Giving students a voice in their learning and their learning environment is very important and directly related to student engagement. (Side note: see my colleague Sara White's post about The Diamond Ring of Instruction: Student Engagement). In our iPad 1:1 program, we're working to balance student choice with teacher's desire for control. We want students to use their iPads for learning, and we want them to be able to choose which tools to use and decide what works best for them. Yet we also want students to be focused and not distracted by many of the available apps in the Apple store.
At the moment I write this, there are currently over a half million apps, much more than anyone could conceivably even try out in a lifetime. Some of them are great, and of course, some are less than worthy of attention.
I've seen opinions all over the spectrum when it comes to discussing whether a school's app environment should be under tight control or completely laissez faire, similar to some of the discussions that take place over Internet filtering. Multiple conversations I've had with educators and parents over the past few years have also helped me realize that there is a wide variety of opinions and comfort with this as well. I've had some parents thank me for our current system, others tell me that it's too restrictive, and still others say it's too loose!
We believe our current system balances all needs quite well. Over the past few years as more schools with 1:1 iPad programs have become more common, some of our new hires have transferred from other districts where 1:1 iPads were also in use. They've shared many stories of frustration when describing what teaching was like when students had wide open access to anything in the App Store. These stories, along with our own personal visits of other 1:1 schools, have reassured us that we have found a good middle ground.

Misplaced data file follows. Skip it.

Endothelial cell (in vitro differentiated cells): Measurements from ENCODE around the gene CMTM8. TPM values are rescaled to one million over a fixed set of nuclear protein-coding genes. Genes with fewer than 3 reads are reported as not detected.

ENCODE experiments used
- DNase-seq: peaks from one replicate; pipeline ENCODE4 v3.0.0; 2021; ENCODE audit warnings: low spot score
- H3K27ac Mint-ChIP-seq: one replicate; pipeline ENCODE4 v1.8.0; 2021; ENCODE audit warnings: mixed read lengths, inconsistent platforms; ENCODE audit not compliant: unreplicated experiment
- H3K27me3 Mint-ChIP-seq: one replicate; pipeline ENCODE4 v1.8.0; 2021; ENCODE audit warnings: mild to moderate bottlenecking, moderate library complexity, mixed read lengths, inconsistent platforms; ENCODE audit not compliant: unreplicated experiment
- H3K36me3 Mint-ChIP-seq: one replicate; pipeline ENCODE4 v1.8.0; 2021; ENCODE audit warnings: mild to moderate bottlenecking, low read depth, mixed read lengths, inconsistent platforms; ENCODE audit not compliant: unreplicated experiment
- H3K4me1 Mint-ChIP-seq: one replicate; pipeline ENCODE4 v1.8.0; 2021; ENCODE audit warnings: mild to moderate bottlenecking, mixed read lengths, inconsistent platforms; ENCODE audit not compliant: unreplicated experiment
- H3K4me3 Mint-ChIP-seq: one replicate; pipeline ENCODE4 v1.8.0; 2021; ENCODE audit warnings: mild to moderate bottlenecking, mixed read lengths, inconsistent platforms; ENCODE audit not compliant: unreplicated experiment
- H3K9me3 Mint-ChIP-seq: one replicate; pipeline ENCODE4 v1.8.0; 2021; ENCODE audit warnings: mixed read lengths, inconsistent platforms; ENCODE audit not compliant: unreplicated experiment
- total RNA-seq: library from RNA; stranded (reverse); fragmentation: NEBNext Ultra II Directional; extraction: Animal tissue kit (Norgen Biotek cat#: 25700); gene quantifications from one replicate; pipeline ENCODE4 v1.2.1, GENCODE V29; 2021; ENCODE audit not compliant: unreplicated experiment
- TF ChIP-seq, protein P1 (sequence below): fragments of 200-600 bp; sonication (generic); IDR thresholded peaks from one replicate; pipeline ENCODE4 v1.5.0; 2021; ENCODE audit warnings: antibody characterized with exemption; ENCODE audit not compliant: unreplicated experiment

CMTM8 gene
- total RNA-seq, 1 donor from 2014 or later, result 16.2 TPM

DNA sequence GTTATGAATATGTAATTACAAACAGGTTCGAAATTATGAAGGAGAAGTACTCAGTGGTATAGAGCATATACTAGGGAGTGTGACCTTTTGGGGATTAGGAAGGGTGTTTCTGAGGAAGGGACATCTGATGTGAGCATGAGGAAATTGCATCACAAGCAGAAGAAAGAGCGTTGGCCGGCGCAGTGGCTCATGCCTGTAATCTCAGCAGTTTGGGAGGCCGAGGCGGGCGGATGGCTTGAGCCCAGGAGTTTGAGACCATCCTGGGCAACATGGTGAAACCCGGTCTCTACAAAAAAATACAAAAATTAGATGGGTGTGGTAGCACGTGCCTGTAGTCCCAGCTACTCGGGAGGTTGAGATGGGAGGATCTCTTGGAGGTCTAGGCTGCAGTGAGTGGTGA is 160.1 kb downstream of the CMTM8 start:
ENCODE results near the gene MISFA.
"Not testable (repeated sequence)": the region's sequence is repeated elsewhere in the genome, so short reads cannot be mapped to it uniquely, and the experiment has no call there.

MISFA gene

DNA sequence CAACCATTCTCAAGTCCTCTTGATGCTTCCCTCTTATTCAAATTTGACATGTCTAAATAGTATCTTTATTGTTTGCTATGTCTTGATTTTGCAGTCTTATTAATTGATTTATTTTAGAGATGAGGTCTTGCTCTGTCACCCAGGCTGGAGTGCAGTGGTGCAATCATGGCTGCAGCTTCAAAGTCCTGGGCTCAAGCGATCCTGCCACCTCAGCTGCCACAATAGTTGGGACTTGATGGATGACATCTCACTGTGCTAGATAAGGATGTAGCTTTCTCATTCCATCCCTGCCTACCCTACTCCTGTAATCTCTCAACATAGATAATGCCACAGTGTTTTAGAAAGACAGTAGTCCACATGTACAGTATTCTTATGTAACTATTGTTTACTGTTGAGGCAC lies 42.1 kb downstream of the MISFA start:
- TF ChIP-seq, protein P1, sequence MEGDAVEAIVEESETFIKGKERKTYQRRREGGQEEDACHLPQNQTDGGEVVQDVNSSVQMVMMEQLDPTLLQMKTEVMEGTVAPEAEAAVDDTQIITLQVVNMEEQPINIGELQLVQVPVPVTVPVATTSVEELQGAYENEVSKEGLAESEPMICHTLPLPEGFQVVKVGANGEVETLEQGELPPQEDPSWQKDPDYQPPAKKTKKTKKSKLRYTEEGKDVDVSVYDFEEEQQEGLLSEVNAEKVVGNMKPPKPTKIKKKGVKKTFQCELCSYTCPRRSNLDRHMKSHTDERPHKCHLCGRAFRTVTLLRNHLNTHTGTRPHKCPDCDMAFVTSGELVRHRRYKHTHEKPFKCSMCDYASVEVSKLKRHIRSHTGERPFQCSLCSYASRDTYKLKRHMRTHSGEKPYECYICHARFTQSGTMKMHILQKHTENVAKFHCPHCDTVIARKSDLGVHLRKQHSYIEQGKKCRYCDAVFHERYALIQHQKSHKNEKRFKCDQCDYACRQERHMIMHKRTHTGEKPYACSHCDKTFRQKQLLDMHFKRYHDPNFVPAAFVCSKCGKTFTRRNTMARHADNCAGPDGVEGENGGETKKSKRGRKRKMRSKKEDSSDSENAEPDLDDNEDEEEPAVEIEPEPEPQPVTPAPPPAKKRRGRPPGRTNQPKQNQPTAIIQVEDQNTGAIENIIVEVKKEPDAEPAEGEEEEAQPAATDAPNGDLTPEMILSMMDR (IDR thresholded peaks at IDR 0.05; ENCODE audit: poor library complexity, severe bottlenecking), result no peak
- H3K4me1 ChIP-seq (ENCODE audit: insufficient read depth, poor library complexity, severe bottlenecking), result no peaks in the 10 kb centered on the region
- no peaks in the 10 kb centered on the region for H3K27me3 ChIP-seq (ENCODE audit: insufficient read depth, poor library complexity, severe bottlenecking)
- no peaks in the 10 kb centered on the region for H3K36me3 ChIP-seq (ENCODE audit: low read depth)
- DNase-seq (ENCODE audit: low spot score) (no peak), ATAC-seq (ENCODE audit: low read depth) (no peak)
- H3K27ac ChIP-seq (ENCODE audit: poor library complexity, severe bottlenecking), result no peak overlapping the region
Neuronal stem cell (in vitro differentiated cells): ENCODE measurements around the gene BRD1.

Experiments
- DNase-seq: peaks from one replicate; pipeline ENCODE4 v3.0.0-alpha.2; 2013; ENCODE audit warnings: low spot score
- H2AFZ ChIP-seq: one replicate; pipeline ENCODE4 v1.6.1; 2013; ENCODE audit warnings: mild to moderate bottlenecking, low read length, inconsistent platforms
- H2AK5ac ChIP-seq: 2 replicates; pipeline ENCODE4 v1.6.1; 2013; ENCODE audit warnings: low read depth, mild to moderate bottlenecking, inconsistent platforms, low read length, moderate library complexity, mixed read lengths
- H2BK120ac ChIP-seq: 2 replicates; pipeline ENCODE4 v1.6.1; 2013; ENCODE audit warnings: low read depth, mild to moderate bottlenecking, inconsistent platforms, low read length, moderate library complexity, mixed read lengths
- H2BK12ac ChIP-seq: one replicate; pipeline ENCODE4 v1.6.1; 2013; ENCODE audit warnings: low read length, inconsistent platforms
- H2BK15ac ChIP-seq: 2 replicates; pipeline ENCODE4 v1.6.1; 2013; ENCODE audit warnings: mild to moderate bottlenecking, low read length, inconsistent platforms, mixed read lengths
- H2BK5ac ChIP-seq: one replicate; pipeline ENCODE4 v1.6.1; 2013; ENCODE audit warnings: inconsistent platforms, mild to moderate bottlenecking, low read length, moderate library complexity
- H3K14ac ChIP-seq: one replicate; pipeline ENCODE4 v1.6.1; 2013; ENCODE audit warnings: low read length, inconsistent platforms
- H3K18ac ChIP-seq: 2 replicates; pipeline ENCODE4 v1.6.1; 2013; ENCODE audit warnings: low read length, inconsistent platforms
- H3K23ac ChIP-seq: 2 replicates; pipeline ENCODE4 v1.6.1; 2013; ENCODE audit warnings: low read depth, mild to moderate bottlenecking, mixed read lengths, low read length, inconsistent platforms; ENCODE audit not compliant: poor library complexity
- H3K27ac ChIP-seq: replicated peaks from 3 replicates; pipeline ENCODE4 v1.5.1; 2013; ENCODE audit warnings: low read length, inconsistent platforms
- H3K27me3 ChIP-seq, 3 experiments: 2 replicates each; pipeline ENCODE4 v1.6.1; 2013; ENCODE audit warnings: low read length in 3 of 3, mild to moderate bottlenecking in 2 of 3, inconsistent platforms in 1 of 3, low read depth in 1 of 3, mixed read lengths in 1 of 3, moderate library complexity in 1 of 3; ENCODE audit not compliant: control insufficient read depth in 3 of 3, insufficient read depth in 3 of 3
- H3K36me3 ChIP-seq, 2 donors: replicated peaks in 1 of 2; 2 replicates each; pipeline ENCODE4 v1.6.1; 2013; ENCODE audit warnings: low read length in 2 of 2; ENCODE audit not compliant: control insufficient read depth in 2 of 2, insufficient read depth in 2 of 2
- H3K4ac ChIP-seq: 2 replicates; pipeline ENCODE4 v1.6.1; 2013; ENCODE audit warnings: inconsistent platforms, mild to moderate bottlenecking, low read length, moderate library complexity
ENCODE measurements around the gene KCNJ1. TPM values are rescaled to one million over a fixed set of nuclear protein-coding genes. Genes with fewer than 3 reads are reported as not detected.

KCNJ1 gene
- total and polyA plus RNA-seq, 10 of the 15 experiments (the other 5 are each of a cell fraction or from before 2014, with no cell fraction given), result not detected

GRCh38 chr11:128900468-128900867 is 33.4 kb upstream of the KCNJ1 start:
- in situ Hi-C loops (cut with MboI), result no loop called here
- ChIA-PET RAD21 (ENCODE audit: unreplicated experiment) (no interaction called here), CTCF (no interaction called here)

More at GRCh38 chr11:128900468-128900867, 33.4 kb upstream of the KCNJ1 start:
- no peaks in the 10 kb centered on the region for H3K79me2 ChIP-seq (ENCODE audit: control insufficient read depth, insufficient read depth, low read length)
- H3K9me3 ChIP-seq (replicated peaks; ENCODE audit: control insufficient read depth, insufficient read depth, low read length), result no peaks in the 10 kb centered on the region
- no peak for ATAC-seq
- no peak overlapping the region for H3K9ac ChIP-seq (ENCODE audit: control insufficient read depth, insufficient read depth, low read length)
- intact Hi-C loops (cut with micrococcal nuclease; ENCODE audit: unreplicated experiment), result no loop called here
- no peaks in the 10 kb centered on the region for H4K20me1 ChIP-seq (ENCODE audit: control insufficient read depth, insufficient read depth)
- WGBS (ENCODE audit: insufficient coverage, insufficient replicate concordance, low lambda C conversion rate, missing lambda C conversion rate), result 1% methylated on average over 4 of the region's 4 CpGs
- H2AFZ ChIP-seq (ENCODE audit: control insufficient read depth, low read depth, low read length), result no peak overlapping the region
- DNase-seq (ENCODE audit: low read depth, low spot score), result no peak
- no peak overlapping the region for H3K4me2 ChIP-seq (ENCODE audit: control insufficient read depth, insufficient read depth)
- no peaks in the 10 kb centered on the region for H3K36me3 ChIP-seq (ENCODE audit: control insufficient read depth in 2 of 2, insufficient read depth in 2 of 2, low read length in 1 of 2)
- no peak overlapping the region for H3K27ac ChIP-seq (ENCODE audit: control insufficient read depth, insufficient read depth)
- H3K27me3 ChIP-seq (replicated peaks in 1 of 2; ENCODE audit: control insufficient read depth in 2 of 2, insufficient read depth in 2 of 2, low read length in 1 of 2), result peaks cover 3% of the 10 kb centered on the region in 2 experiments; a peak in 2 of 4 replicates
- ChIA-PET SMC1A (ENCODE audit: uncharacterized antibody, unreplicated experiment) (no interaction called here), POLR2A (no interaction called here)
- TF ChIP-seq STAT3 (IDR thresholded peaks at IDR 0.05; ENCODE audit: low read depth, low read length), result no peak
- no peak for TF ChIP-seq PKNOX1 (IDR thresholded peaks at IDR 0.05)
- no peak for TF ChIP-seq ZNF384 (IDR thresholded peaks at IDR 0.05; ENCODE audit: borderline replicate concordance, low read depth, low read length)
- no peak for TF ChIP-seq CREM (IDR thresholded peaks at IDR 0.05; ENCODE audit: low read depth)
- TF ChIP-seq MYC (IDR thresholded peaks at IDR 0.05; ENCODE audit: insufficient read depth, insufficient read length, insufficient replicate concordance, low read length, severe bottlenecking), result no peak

As I mentioned in a previous post, we have a new compliance procedure with white listed apps which students can download from the School App Store. We currently have about 160 available apps in our Minnetonka App Store (complete list). This list is a compilation of suggestions and requests by staff and students over the past three plus years in our 1:1 iPad program. This list is not set in stone, in fact it is quite fluid. As teachers and students discover new apps that they want to use, they submit their notifications to us through the request form as pictured below. At least four times a year the instructional technology staff review these requests and new apps are added to our Minnetonka App Store. If there is an urgent need for an app to be made available for students when requested by a teacher, we certainly accommodate that need.
For example, there are many Screencasting apps, and we have selected two to make available: Educreations and Explain Everything. Educreations is free and pretty basic, great for quick recordings and simple projects. Explain Everything costs money and has a deep set of tools and features, better for complex tasks when something more than a basic screencast is needed. Students and staff focus do their screencasting work through these two apps, and get to know all of the features well. Students don't have to switch apps based on teacher preference, and teachers don't have to deal with trouble shooting student projects made in ten or more different applications.
Finally, I should point out that all of the apps in our Minnetonka App Store are rated for age 13 and under. There are many apps in the Apple App Store that are rated for age 17+, and our students cannot install any of these. By turning on this restriction through our Mobile Device Management Software (Airwatch) for everyone, the install button for these apps is removed completely from our students' iPads, helping to keep the inappropriate content away from students on school owned devices. We point out to parents frequently that these restrictions are also available on any Apple device through Settings, meaning that they could do the same on their child's iPod or iPhone.